Remember also the “commission” – battery efficiency dictates that you’ll always have to put back more than you took out. How much more depends on the condition and type of battery. Once again, the AGM battery displays better charge/discharge efficiency.

The Three Stages Of Battery Charging

The initial charging stage is one in which the battery “wakes up” to the fact that it’s being charged, and begins to take on power. Once this stage has been completed, the charge rate should be increased to the actual charging – the second stage, during which the maximum charging current may be applied. And finally, the “float,” or “finish” stage, during which the battery plates rid themselves of accumulated gas bubbles, and the battery settles down again. In the case of regular lead-acid batteries, this “float” stage – during which virtually no power is added to the battery’s capacity – is about two hours, meaning you have an extra two hours of running your genset just to finish the battery off after each charging session. The following table shows typical examples of the regimen which will be done by a Smart Charger for a 100 A-Hr battery – two types shown.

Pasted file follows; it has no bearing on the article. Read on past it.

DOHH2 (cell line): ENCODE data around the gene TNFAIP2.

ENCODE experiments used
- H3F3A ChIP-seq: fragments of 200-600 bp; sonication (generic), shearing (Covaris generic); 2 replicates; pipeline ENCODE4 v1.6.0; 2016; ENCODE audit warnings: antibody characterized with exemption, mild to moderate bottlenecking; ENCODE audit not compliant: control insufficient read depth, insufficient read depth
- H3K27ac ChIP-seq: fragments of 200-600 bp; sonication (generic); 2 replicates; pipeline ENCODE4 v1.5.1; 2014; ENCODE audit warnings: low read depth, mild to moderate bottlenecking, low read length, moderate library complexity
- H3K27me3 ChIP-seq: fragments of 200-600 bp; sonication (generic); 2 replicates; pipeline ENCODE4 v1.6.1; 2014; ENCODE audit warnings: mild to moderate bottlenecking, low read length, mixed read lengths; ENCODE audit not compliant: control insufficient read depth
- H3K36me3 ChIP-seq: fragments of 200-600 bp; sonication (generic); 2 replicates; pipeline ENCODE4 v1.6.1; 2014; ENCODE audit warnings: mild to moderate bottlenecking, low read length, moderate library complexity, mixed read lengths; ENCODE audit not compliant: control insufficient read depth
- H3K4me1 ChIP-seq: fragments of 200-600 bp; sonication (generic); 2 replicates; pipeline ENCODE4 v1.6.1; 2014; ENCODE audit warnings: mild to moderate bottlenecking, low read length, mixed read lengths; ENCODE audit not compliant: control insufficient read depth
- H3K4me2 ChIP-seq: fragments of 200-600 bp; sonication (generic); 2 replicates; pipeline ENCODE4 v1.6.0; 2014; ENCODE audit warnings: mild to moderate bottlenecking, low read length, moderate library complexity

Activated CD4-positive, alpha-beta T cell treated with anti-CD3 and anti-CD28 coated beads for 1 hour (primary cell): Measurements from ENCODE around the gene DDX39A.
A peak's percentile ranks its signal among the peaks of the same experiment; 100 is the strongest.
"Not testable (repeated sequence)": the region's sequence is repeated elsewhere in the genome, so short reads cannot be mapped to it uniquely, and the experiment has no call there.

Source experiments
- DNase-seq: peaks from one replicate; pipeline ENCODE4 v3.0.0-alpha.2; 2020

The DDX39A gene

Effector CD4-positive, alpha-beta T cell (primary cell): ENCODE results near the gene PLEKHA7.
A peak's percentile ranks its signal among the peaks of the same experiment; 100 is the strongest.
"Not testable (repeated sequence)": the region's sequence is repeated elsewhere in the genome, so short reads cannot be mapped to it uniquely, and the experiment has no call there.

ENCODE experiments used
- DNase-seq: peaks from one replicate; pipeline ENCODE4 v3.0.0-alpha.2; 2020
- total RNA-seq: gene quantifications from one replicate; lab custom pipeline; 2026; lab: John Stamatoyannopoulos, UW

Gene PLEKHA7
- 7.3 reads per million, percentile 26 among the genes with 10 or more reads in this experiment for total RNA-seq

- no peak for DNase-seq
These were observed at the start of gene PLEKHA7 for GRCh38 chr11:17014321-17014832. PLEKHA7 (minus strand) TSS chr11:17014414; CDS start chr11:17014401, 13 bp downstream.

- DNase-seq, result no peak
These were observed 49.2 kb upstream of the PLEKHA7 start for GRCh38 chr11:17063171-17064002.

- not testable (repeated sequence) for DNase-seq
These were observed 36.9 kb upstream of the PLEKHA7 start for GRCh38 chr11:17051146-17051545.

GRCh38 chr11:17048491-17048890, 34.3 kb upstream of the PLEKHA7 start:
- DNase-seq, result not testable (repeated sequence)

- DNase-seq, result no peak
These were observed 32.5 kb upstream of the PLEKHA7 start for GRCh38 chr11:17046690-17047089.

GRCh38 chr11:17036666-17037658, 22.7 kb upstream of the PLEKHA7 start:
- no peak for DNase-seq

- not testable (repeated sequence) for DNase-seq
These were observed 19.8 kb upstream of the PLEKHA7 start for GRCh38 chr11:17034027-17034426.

More On Capacity

An Excellent Battery Tutorial

Battery capacity is rated in Ampere-Hrs, or amp-hrs. A charge or discharge of 1 Amp for one hour is an Amp-Hr. So we might expect that a 200 A-Hr battery, for instance, could be relied upon to supply a 100 A load for 2 hours. And so it might – once or twice! Because, unfortunately, you have to maintain a headspace of about 60% – 70% of total capacity. Meaning that 200 A-Hr battery can only be used for 40% of that, or 80 A-Hrs. After that, dragging it down any more will drastically reduce its ability to come back on recharge. This usable power has been about used up by the time the battery gets down to about 12.3 Volts. So your usable range is from 12.7 to 12.2. Obviously, the time between recharges, for a given daily discharge rate, will increase with total battery capacity. Meaning, for example, if your battery budget involves using 40 AH per day, a 100 AH battery will require recharging every day. If, however, you use a 200 AH battery, for the same daily power budget, the time between required recharges will double to two days.